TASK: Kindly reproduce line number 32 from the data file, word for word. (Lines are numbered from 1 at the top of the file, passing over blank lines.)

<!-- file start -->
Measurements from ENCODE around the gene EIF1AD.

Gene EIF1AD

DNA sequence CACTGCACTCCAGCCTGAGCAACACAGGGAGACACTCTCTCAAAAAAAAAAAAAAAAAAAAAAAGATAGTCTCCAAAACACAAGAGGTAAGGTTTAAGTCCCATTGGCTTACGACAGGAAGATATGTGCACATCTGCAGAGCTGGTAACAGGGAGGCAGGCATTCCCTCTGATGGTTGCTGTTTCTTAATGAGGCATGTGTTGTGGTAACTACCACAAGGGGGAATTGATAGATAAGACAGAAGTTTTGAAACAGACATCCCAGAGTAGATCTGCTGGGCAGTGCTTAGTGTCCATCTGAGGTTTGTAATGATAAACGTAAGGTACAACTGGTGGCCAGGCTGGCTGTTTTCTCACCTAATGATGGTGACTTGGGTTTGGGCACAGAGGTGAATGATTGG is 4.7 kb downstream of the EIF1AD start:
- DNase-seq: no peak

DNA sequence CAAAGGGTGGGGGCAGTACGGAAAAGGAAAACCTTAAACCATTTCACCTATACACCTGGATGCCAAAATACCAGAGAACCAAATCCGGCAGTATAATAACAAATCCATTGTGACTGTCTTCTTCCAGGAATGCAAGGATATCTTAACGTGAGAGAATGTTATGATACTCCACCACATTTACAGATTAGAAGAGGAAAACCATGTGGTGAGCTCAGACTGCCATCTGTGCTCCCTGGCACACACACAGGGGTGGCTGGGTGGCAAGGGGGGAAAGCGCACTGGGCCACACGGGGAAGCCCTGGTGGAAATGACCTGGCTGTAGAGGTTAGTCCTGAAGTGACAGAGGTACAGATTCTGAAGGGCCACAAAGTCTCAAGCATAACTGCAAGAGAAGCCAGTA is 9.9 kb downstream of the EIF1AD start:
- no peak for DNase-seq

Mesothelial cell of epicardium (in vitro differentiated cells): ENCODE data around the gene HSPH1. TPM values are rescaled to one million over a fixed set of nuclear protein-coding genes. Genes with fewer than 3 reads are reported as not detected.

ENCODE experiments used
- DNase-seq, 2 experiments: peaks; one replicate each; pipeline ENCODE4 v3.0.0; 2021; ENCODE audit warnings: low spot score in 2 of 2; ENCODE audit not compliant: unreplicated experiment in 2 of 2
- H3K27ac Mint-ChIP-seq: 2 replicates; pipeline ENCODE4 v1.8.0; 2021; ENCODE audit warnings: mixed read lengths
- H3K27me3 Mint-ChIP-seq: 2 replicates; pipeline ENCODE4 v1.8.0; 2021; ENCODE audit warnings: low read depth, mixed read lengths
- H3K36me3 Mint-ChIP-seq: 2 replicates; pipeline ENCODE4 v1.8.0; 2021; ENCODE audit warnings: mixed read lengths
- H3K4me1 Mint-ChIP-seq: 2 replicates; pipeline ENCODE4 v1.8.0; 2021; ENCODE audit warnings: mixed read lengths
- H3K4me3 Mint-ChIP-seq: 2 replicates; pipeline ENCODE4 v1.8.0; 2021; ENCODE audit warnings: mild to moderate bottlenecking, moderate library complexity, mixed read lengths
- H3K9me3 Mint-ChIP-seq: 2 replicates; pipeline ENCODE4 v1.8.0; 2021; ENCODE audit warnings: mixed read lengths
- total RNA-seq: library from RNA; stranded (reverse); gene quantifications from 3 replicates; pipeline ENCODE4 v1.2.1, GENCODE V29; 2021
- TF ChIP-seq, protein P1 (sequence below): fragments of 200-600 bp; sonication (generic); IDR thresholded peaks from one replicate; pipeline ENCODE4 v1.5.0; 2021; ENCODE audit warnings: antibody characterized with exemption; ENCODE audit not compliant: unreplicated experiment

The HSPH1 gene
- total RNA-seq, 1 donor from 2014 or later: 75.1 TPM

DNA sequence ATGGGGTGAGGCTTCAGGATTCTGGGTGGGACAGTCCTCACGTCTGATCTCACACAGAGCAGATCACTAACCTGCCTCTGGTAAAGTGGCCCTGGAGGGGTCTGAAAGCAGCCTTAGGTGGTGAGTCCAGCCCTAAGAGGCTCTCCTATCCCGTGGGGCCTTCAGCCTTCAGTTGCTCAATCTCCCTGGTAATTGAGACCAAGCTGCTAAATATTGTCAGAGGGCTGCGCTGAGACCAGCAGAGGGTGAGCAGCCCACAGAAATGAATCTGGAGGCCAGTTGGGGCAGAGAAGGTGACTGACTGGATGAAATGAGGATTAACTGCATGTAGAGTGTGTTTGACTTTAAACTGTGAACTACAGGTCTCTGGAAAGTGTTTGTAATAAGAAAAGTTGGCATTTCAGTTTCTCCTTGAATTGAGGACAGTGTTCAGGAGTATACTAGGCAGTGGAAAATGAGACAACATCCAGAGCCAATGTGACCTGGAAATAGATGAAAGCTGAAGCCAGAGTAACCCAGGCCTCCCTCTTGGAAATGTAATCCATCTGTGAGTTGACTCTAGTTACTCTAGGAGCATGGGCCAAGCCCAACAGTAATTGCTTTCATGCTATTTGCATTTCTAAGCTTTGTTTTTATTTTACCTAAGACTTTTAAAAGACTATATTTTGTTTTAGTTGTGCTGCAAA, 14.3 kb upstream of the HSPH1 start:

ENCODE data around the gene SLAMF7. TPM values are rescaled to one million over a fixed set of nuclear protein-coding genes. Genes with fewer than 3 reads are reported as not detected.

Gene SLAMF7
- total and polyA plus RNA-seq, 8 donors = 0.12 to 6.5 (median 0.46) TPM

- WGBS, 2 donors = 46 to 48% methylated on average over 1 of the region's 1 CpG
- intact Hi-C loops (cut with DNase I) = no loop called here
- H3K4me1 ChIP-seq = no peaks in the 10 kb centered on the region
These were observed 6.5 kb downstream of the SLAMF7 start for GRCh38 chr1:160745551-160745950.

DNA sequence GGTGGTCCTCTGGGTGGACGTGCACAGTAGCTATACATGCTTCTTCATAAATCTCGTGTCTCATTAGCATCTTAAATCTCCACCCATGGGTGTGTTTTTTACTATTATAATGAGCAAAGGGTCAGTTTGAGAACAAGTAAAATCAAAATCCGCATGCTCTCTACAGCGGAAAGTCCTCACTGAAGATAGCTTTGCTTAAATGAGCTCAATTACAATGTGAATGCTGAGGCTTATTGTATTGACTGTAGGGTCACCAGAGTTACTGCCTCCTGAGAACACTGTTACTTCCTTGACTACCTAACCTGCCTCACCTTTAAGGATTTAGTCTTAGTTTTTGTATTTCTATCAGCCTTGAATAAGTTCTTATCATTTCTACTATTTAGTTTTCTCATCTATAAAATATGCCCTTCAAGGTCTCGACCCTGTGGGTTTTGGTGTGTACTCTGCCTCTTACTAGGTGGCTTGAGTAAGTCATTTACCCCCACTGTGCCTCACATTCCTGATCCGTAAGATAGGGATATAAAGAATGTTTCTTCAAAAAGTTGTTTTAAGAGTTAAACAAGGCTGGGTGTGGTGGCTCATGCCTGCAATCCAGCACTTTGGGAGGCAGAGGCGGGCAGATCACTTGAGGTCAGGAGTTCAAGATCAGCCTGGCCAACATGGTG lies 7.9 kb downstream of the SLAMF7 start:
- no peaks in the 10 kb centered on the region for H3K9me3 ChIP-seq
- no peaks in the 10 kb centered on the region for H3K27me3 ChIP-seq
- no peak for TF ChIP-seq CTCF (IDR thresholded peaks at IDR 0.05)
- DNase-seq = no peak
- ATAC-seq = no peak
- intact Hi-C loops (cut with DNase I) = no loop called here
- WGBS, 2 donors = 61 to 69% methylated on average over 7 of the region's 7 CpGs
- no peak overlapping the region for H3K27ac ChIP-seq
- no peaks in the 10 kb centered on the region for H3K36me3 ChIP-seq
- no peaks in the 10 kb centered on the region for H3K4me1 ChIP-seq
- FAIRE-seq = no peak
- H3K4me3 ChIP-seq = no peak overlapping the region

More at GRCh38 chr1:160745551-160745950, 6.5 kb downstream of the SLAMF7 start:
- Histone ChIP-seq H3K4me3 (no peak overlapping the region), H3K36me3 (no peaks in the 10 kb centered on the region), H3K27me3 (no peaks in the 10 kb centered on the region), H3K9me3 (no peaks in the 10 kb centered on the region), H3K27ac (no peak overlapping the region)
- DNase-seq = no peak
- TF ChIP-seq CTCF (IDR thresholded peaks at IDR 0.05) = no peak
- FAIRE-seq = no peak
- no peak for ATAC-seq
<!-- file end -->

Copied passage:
- DNase-seq = no peak